Freak Street, Ashes of Counter Culture: The Hippies

Posted Jan 24th, 2014 under Culture & Festivals, Tourism News,

freak-street

A  segment of Freak Street at present

The 1960’s, defined as the Hippie counter-culture craze invaded the lives of millions of people all around the world. The flower power generation or the movement idea of utopian society, where young people questioned materialism and hence the middle class drug culture emerged. The impact good or bad, 1960’s Hippie movement cannot be denied. The movement influenced popular music, television, film, literature and the arts. Westerns were getting to know more about spiritualism and started to follow more of eastern philosophy which led them to eastern lands. Among which Nepal was a popular destination where they poured.

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A trademark colorful vehicle of the HIPPIE ERA- Still rolling in Freak Street

Jochhen- “Jo” meaning “straight” “Chhen” meaning “house” refers to straight line of houses at Old Freak street which was the epicenter of the Hippie trail. During that time the main attraction drawing tourists to freak street was the government –run hashish shops. Hence, Hippies traveled from different parts of the world to Freak Street in search of legal cannabis. The street nurtured the way of bohemian life, free from conformity and no social expectation. The best rumor till today is that the God of the Guitar “Jimi Hendrix”  himself once traveled to the Freak Street and yes The Beatles and Jim Morrison also have been reported seen here. As implausible as it seems, it is amusing to hear about the crowd that it attracted and the fame that it garnered and Bob Segal having written a song titled Kathmandu is appreciated.

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Is it what the Hippies thrive for?

The movement was highly influenced by the arts and music. Basantapur is filled with temples and sattals, where carved wooden pieces of gods and goddesses with minute details are placed. The folk genre has a vast verity of classical instruments and folk lore is definitely touchy. The enormous cultural and religious ways of the combined Hindus and Buddhist worshippers is a huge attraction. The mystically magnetic land and the welcoming people with cheap accommodation, meals and the idea of long travel fulfilled every expectation of the Hippies.

Yet, the then plum position in the heart of Kathmandu today, still has the leftover of the flower generation. Youth today have opened clubs to keep the place intact, where foreigners and new generation get to go around the legendary hub of the Hippies. The area at present is under UNESCO World Heritage Site, and tourists have package to go for a day Sightseeing Tour inside the area.

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UNESCO World Heritage Site flanks the Freak Street

Text Credits: Bishant Bista

Photo Credits: Karan Kunwar

 

Lord Shiva & Goddess Parvati at Basantapur Durbar Square

Posted Nov 30th, 2011 under Culture & Festivals,

Kathmandu

The images of a couple resting on a window rail looking out over the passing scene.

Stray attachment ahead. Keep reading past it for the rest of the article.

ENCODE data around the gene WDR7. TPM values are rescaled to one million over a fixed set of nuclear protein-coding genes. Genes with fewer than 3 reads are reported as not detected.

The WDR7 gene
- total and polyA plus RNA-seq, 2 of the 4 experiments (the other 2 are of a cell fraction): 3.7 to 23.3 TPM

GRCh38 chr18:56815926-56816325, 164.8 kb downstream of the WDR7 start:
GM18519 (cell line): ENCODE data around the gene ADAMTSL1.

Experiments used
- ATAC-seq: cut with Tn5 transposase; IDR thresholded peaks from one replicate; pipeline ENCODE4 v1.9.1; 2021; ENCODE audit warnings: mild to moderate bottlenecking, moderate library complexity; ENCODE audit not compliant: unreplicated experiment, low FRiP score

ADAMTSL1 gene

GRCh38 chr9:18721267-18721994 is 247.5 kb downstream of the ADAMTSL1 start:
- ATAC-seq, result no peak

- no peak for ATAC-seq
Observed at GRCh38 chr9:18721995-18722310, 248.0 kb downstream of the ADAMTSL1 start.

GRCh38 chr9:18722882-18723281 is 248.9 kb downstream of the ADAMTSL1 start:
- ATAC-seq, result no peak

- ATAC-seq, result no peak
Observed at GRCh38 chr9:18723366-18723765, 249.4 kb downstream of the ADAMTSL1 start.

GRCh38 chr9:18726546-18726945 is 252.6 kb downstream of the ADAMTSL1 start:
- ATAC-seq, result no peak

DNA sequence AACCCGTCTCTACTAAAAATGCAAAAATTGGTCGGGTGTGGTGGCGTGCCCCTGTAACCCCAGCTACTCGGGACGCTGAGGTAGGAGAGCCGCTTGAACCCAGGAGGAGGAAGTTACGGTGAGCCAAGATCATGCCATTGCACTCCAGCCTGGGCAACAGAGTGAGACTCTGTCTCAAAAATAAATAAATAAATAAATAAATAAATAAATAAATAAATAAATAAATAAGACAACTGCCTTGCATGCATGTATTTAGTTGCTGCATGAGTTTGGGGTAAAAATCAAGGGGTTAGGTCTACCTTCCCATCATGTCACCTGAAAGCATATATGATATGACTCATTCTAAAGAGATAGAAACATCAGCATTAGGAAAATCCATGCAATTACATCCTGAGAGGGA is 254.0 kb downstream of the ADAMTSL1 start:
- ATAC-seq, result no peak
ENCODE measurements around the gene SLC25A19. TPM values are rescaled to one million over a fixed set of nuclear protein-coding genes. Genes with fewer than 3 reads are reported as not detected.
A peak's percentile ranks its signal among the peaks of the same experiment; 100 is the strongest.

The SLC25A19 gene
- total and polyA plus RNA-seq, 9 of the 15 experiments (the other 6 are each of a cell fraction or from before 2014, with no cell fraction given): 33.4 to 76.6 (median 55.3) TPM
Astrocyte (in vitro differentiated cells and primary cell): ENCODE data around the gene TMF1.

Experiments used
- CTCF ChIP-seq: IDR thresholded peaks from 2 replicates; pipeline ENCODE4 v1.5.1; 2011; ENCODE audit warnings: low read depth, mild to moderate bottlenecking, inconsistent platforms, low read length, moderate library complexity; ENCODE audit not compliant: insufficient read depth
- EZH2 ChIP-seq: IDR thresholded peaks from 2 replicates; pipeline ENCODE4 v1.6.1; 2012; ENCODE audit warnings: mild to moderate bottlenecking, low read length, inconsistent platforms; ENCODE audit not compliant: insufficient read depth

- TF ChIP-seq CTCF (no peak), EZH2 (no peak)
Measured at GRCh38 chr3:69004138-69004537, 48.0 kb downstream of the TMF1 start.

You may find these statues looking out from the first floor window of an ancient house at Basantapur Durbar Square (UNESCO World Heritage Site). The couple is none other than the divine couple Lord Shiva and his consort Parvati. In bygone days denizens of the valley believed that Hindu God of Dance, Lord Shiva and his consort Goddess Parvati visited Kathmandu to see the divine dances performed during the festivals. King Rana Bahadur Shah, the third ruler of greater Nepal,  had this house built for the divine couple. The house, which is elaborately decorated, lies on a raised plinth which has a grandstand view of the Basantapur Durbar Square. The images of Shiva and Parvati rest on a window rail looking out over the passing scene.

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Celebrating Holi in Kathmandu

Posted Mar 17th, 2011 under Culture & Festivals,

Though the actual festival is celebrated on 19th March,  Kathmandu is already celebrating Holi the festival of colors. According to the valley’s custom the festival commences with the erection of the ceremonial bamboo pole, known as ‘Chir’ at the centre of Basantapur Durbar square. The ‘Chir’ is already standing aloft at its place with devotees having erected it on March 13th. The valley’s denizens began the festival by offering the first colors of Holi or abir (colored powder) to the pole. The festival reaches its climax on  March 19th, when the whole city is a riot of colors with friend as well as strangers applying Holi on each other and splashing water from  ‘pitchkaris‘ (sort of water gun), water balloons or buckets drenching all and sundry. There is much laughter and merriment as people join in the festivities.

holiHoli – Festival of colors

Religious significance of Holi

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Basant Panchami Observed

Posted Feb 9th, 2011 under Culture & Festivals,

Basant Panchami marks the end of cold Winter season and the onset of Spring. Basant Panchami is also dedicated to the Hindu goddess of learning, Saraswati. This year Basant Panchami fell on 8th February, Tuesday. In Kathmandu a special function was organised at the Basantapur Durbar Square to mark the occasion. President Dr. Ram Baran Yadav and Prime Minister Jhala Nath Khanal among other officials attended the program.
basant panchami

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